Around 6000 BC a revolution took place on Orkney and the Western Isles of Scotland. An outstanding collection of stone circles, standing stones, round towers and passage mounds appeared seemingly out of nowhere. And yet many such monuments were not indigenous to Britain, but to regions of the Caspian Sea and the Mediterranean.
Their creators were equally mysterious. Traditions tell of the Papae and Peti, 'strangers from afar' who were physically different, dressed in white tunics and lived aside from the regular population. They were regarded as master astronomers with an uncanny ability to work with enormous stones. But where did these relatively advanced ancient architects come from?
In his seventh book, Scotland’s Hidden Sacred Past, bestselling author Freddy Silva examines the Neolithic culture, Gaelic language and sacred traditions of the Scottish Isles and finds a trail of evidence leading to Sardinia and the Armenian Highlands. His research locates the origin of this misplaced civilization and what prompted its people to choose the furthest reaches of Europe to recreate the masterworks of their original homeland, a plan that included the establishing of Ireland’s sacred and megalithic culture.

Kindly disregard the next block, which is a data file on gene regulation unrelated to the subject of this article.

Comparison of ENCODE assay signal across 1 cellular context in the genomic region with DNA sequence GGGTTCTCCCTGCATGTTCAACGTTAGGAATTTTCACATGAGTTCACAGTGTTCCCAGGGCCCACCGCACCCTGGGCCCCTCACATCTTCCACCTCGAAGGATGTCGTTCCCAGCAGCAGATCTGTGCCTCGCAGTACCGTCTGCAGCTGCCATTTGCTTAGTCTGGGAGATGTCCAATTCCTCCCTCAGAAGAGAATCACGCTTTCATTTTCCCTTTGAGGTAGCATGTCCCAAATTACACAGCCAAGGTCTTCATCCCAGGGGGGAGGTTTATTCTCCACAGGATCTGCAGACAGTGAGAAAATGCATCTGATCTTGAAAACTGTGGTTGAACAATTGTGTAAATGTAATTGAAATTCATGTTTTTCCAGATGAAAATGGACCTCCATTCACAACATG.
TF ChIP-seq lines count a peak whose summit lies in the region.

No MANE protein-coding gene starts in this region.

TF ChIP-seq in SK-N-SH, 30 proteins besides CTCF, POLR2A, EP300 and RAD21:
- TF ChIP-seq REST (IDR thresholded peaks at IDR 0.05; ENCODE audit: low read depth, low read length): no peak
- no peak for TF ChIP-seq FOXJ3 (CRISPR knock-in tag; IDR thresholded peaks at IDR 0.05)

Among the many topics covered:
The true dating of Orkney’s sites, and their relationship to the Giza pyramids
Armenian and Egyptian linguistic roots of sites and places in Orkney and the Hebrides
Archaeo-astronomical connections with Orion
The origin of the Papae, Peti and Tuatha de Danaan
Armenian and Scythian roots of Ireland’s prehistory
Sardinian megalithic history and the origin of Scottish duns and brochs
The connection between Armenia and Callanish
Hidden geometric blueprints linking ancient sites in Orkney, Kilmartin and Ireland